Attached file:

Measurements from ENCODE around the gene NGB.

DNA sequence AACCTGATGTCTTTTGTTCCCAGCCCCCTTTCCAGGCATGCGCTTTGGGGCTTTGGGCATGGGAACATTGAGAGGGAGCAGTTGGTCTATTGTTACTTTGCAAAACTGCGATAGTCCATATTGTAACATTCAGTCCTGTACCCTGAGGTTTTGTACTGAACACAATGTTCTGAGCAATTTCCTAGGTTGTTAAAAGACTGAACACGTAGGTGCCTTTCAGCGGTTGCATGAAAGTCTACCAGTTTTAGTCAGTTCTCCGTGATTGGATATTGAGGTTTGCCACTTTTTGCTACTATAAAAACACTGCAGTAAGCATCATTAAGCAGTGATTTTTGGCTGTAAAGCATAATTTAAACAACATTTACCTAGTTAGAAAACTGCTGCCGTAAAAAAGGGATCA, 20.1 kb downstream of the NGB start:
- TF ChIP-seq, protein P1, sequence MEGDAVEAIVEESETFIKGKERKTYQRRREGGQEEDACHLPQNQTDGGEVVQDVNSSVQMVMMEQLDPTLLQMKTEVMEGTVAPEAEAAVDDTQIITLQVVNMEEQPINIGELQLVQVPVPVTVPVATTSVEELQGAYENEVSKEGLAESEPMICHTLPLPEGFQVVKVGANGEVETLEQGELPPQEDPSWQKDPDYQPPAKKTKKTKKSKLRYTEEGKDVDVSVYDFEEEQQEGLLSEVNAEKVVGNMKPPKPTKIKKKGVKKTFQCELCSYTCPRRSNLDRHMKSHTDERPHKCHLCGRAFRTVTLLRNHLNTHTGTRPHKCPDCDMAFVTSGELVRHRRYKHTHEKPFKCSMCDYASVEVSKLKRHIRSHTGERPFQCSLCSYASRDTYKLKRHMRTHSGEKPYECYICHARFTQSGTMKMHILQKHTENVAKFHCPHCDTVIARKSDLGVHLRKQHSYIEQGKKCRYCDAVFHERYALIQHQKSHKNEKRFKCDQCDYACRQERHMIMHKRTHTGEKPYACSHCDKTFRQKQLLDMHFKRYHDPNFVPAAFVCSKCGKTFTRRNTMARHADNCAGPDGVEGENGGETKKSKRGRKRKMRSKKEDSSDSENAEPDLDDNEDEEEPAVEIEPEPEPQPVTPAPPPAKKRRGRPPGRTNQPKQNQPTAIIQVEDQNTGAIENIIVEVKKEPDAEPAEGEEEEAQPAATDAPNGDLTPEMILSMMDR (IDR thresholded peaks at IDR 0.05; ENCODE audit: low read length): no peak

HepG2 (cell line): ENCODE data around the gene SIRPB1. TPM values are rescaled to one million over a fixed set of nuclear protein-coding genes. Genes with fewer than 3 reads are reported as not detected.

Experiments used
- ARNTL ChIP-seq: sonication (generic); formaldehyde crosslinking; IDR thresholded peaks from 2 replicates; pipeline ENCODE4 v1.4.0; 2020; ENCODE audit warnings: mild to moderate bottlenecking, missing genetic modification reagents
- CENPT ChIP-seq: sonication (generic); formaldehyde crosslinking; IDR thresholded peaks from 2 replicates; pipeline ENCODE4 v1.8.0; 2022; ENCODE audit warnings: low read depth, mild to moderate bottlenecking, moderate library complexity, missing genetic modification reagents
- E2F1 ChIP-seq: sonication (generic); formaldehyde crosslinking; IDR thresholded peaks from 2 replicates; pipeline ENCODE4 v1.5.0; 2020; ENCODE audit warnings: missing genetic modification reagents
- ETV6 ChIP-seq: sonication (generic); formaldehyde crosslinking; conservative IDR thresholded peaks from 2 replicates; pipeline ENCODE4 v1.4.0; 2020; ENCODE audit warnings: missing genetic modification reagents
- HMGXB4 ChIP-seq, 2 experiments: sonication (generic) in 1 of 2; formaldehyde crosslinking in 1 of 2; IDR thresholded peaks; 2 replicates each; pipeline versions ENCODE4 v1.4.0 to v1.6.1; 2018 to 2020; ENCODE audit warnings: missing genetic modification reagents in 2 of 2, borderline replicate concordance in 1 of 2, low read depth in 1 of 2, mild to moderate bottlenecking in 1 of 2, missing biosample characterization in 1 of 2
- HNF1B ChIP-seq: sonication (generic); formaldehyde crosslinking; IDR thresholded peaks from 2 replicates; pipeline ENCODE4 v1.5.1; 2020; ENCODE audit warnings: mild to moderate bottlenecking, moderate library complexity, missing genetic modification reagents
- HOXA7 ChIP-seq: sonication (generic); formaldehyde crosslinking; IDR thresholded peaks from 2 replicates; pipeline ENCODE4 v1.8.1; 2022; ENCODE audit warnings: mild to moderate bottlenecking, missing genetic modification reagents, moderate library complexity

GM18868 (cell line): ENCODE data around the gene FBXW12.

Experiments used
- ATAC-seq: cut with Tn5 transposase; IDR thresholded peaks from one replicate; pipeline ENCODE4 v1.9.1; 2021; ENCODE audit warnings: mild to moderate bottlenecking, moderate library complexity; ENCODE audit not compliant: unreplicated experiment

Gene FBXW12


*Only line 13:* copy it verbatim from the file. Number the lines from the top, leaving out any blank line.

GM18868 (cell line): ENCODE data around the gene FBXW12.